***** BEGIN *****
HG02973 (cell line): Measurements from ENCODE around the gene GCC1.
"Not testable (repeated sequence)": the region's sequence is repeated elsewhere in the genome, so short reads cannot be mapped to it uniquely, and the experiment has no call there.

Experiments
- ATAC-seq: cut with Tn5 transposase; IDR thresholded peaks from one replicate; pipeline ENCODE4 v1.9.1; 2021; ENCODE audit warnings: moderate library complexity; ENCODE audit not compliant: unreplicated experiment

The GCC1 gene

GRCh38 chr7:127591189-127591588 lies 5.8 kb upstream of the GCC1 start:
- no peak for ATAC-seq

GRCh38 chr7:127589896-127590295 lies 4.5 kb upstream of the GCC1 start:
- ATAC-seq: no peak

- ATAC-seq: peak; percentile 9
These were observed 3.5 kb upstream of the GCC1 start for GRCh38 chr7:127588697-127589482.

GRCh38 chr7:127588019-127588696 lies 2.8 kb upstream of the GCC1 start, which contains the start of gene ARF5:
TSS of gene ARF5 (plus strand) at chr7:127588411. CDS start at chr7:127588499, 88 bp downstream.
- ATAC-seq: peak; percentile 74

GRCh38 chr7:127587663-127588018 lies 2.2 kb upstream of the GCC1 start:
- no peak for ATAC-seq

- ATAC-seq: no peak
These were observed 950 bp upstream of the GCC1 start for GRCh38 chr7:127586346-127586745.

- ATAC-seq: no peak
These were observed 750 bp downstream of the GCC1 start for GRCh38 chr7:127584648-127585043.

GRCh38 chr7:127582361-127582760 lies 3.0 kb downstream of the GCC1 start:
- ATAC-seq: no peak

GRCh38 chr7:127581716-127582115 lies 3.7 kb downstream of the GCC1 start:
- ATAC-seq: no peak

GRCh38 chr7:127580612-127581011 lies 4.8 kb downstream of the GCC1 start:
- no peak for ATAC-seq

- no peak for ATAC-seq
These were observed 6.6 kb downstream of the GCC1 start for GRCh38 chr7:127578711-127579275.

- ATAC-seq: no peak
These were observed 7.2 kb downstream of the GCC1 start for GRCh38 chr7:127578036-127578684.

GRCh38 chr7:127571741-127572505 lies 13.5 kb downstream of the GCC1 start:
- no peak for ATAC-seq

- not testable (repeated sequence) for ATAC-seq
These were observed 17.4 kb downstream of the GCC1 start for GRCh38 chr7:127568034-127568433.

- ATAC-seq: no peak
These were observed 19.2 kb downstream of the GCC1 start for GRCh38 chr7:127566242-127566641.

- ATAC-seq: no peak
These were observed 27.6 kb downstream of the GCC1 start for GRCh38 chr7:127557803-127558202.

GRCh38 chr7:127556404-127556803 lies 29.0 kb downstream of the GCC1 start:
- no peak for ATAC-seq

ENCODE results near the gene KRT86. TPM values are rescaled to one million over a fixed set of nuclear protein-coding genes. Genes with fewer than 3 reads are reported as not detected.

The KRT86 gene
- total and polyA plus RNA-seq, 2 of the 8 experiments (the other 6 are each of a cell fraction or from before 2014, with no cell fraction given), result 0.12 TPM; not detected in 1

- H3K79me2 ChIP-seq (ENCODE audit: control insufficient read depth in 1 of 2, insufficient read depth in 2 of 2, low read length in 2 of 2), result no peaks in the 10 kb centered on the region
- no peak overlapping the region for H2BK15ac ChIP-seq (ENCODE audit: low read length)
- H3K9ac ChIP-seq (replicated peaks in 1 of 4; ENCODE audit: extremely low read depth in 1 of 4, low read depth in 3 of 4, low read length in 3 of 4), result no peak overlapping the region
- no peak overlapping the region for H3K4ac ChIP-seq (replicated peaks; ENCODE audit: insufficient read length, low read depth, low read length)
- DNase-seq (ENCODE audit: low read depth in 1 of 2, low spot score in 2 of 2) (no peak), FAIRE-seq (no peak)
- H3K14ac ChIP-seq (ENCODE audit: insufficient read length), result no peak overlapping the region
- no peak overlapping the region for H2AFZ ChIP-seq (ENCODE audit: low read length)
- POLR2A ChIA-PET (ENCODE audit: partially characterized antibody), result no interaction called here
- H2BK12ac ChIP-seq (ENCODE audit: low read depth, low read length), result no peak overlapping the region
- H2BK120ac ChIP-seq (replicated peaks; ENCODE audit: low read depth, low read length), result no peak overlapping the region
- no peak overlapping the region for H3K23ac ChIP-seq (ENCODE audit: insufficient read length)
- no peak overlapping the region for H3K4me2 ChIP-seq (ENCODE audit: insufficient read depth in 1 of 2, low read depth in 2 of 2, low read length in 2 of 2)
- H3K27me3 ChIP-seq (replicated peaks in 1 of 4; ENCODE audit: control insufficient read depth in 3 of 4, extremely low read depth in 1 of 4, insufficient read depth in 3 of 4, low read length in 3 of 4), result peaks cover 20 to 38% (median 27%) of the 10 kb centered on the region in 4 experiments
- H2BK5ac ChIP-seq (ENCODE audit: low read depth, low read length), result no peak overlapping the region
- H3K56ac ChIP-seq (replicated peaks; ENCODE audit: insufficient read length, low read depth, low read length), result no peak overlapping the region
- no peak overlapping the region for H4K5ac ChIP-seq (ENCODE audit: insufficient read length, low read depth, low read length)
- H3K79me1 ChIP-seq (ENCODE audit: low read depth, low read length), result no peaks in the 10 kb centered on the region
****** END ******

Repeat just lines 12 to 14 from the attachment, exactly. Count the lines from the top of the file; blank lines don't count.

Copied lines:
GRCh38 chr7:127588019-127588696 lies 2.8 kb upstream of the GCC1 start, which contains the start of gene ARF5:
TSS of gene ARF5 (plus strand) at chr7:127588411. CDS start at chr7:127588499, 88 bp downstream.
- ATAC-seq: peak; percentile 74